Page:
Thistle #D8BFD8 216,191,216
Tomato #FF6347 255,99,71
Turquoise #40E0D0 64,224,208
Violet #EE82EE 238,130,238
Wheat #F5DEB3 245,222,179
White #FFFFFF 255,255,255
WhiteSmoke #F5F5F5 245,245,245
Yellow #FFFF00 255,255,0
YellowGreen #9ACD32 154,205,50

* Note that there are a couple of duplicated colour values in the list; aqua and cyan have identical values, for example, as do Fuchsia and Magenta.

Web safe colours

The personal computers of the early 1980s were limited in the number of colours they could display simultaneously, due to the limitations of the display adapters available at the time. During these early years, most graphics cards only supported 8-bit colour, which meant that they were limited to a colour palette of two hundred and fifty-six (28) colours.

If an HTML document specified a colour value that did not match any of the colours available from the standard palette, the browser would either resort to dithering (the juxtaposition of pixels of two different colours in order to create the illusion that a third colour is present) or would use whichever colour in the standard palette most closely matched the colour specified by the HTML document.

The only way to ensure that browsers would render HTML documents using the correct colour values was to use only colours that were guaranteed to be available. Consequently, a standard "web-safe" palette was devised. The colours of the web safe palette are specified using an RGB triplet in which each colour component (red, green or blue) takes one of six equally-spaced hexadecimal values (00, 33, 66, 99, cc or ff) or their decimal equivalents (0, 51, 102, 153, 204, 255).

The 256-colour web-safe palette includes two hundred and sixteen standard colours. A further forty places are reserved for any fixed system colours used by the operating system. The use of web-safe colours is no longer necessary, since most personal computers and mobile computing devices can now display millions of colours, even at high resolutions. We present the web safe colour palette below for the sake of completeness.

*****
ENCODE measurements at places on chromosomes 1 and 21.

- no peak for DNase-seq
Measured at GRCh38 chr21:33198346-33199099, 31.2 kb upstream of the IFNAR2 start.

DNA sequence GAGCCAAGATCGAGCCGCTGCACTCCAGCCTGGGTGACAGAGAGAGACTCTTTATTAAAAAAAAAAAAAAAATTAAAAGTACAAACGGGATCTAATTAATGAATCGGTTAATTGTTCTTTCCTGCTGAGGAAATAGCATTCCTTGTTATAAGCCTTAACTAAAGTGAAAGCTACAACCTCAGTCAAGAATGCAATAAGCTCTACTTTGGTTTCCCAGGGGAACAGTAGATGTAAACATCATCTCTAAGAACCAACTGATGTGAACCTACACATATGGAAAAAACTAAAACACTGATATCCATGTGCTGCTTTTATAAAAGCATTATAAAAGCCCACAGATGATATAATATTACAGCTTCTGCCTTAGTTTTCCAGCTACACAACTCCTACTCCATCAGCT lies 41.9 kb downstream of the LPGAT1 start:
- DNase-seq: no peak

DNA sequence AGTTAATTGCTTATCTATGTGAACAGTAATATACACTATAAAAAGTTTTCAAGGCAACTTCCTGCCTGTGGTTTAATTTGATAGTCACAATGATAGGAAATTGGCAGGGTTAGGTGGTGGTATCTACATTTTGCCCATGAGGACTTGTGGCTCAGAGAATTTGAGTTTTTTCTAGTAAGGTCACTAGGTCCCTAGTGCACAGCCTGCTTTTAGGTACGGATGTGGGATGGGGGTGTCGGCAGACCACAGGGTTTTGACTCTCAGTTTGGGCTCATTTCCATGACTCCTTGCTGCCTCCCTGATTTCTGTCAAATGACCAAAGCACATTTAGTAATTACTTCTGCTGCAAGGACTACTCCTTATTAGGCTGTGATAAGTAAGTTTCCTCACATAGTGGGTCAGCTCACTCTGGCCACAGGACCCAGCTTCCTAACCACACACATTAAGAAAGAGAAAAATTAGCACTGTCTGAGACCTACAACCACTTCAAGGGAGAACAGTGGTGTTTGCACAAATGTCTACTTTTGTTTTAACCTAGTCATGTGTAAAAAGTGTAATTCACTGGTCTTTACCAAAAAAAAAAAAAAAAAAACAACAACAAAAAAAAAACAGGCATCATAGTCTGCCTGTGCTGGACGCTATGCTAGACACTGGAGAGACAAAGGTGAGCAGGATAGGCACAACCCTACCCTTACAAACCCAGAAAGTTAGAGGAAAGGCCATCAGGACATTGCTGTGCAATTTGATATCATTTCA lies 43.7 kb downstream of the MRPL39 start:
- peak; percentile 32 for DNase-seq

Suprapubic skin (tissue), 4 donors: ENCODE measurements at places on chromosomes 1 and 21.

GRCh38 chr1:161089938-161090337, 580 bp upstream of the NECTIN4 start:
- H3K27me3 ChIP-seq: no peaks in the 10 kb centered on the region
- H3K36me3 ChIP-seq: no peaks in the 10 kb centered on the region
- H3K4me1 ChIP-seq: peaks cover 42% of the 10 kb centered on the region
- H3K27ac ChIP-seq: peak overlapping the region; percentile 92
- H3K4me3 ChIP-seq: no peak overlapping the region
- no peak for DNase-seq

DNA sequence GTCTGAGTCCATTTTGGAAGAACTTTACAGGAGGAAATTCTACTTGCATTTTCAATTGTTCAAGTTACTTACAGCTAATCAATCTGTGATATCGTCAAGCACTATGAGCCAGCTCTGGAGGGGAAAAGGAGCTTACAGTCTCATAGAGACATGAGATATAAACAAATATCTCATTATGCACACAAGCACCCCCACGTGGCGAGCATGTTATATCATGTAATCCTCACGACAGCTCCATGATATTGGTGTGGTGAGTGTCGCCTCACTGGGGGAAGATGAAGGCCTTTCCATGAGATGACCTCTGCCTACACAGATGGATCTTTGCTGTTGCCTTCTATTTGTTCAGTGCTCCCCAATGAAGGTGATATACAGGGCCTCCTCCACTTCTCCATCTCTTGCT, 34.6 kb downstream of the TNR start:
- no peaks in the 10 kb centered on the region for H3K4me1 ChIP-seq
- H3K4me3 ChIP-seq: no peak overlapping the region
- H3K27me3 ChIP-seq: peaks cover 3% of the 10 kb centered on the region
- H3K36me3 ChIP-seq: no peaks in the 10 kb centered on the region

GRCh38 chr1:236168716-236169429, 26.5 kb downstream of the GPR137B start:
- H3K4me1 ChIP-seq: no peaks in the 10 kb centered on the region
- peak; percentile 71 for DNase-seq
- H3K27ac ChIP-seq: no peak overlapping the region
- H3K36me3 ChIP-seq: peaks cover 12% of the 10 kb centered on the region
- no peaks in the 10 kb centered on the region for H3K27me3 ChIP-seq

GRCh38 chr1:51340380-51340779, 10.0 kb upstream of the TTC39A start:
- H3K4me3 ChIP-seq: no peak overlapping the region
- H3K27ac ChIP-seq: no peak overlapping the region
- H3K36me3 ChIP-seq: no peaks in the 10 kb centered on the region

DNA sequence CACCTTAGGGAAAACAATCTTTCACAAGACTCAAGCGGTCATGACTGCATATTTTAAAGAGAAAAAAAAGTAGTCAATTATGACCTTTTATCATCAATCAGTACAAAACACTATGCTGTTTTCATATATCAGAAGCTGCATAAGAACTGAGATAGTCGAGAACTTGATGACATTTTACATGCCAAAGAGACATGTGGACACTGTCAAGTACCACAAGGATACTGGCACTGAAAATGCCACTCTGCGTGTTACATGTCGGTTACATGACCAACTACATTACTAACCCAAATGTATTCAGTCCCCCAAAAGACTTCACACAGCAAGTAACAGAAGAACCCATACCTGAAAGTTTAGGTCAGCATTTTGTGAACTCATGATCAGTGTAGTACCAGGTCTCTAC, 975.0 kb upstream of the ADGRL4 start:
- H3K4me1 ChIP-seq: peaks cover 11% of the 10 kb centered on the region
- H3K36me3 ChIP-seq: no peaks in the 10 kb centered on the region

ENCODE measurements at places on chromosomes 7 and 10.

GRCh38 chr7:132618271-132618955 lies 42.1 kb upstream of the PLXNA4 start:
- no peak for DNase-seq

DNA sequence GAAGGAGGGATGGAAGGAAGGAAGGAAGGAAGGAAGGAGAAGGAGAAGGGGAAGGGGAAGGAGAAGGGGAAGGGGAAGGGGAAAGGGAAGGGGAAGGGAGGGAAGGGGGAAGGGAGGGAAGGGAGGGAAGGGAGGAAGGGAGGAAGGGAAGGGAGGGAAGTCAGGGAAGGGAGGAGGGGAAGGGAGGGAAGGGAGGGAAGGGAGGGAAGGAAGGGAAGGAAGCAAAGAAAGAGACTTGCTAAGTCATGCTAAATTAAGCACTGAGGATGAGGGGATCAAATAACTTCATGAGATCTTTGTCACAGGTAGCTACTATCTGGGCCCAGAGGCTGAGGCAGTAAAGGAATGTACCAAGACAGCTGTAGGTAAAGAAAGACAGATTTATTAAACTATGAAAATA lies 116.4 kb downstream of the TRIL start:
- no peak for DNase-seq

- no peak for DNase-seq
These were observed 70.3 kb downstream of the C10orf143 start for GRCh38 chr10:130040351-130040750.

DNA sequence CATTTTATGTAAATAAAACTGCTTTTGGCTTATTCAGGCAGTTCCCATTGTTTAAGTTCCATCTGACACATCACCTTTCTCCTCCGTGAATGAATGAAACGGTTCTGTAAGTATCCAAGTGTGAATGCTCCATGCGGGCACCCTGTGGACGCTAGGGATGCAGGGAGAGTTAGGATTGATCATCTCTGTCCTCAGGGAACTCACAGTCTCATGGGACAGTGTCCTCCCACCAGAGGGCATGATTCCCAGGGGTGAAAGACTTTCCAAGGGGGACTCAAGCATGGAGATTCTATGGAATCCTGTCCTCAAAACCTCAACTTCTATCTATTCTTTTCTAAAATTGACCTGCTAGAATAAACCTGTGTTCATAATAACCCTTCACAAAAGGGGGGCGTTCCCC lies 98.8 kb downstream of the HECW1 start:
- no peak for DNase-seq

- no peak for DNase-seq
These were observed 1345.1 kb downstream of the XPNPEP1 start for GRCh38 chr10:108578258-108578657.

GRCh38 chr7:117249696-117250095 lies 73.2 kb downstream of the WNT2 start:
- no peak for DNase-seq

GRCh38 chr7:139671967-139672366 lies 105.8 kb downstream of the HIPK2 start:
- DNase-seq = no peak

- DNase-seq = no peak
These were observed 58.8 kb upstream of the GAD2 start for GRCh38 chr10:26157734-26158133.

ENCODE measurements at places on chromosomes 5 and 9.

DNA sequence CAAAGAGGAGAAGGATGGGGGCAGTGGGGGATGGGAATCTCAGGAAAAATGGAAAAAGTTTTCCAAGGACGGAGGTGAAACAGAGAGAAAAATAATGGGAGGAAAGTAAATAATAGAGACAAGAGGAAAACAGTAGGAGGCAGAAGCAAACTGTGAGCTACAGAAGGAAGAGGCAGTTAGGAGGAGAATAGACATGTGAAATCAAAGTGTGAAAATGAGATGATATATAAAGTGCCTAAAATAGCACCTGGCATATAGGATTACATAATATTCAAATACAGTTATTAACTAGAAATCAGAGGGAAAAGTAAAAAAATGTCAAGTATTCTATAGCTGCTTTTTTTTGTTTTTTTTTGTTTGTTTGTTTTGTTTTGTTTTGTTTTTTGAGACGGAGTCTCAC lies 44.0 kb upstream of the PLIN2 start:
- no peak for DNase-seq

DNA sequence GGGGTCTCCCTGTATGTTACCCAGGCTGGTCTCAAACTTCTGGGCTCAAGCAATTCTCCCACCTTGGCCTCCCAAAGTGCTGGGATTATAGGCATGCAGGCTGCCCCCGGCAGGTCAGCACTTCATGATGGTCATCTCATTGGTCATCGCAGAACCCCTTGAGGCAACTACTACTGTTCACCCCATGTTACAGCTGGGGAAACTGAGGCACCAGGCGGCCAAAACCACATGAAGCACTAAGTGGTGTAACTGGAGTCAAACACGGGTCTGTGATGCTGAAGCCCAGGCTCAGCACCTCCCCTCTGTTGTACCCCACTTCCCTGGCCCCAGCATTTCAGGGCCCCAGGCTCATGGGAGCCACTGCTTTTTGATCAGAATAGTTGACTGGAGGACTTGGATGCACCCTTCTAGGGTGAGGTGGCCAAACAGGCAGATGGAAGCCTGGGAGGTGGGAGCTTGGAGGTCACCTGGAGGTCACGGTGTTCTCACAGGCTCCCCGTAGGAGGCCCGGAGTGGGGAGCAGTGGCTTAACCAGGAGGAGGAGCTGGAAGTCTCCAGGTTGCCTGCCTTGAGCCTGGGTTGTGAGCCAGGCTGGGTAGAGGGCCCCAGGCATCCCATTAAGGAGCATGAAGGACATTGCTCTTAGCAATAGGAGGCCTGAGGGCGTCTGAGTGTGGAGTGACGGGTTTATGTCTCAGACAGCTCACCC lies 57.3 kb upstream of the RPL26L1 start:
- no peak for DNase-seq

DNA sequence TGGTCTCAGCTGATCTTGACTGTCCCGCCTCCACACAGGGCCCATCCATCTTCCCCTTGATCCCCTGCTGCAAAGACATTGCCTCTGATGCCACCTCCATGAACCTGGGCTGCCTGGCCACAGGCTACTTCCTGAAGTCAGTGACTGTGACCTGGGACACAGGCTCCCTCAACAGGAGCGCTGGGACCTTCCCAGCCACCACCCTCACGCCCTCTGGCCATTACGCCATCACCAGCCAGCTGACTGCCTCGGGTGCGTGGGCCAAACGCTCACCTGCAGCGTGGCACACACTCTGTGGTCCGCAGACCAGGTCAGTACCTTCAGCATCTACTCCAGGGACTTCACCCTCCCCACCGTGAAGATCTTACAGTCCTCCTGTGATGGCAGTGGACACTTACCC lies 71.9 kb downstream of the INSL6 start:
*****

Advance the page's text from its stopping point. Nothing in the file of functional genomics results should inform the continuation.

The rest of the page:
Web-safe Colours
#FFFFFF #FFFFCC #FFFF99 #FFFF66 #FFFF33 #FFFF00
#FFCCFF #FFCCCC #FFCC99 #FFCC66 #FFCC33 #FFCC00
#FF99FF #FF99CC #FF9999 #FF9966 #FF9933 #FF9900
#FF66FF #FF66CC #FF6699 #FF6666 #FF6633 #FF6600
#FF33FF #FF33CC #FF3399 #FF3366 #FF3333 #FF3300
#FF00FF #FF00CC #FF0099 #FF0066 #FF0033 #FF0000
#CCFFFF #CCFFCC #CCFF99 #CCFF66 #CCFF33 #CCFF00
#CCCCFF #CCCCCC #CCCC99 #CCCC66 #CCCC33 #CCCC00
#CC99FF #CC99CC #CC9999 #CC9966 #CC9933 #CC9900
#CC66FF #CC66CC #CC6699 #CC6666 #CC6633 #CC6600
#CC33FF #CC33CC #CC3399 #CC3366 #CC3333 #CC3300
#CC00FF #CC00CC #CC0099 #CC0066 #CC0033 #CC0000
#99FFFF #99FFCC #99FF99 #99FF66 #99FF33 #99FF00
#99CCFF #99CCCC #99CC99 #99CC66 #99CC33 #99CC00
#9999FF #9999CC #999999 #999966 #999933 #999900
#9966FF #9966CC #996699 #996666 #996633 #996600
#9933FF #9933CC #993399 #993366 #993333 #993300
#9900FF #9900CC #990099 #990066 #990033 #990000
#66FFFF #66FFCC #66FF99 #66FF66 #66FF33 #66FF00
#66CCFF #66CCCC #66CC99 #66CC66 #66CC33 #66CC00
#6699FF #6699CC #669999 #669966 #669933 #669900
#6666FF #6666CC #666699 #666666 #666633 #666600
#6633FF #6633CC #663399 #663366 #663333 #663300
#6600FF #6600CC #660099 #660066 #660033 #660000
#33FFFF #33FFCC #33FF99 #33FF66 #33FF33 #33FF00
#33CCFF #33CCCC #33CC99 #33CC66 #33CC33 #33CC00
#3399FF #3399CC #339999 #339966 #339933 #339900
#3366FF #3366CC #336699 #336666 #336633 #336600
#3333FF #3333CC #333399 #333366 #333333 #333300
#3300FF #3300CC #330099 #330066 #330033 #330000
#00FFFF #00FFCC #00FF99 #00FF66 #00FF33 #00FF00
#00CCFF #00CCCC #00CC99 #00CC66 #00CC33 #00CC00
#0099FF #0099CC #009999 #009966 #009933 #009900
#0066FF #0066CC #006699 #006666 #006633 #006600
#0033FF #0033CC #003399 #003366 #003333 #003300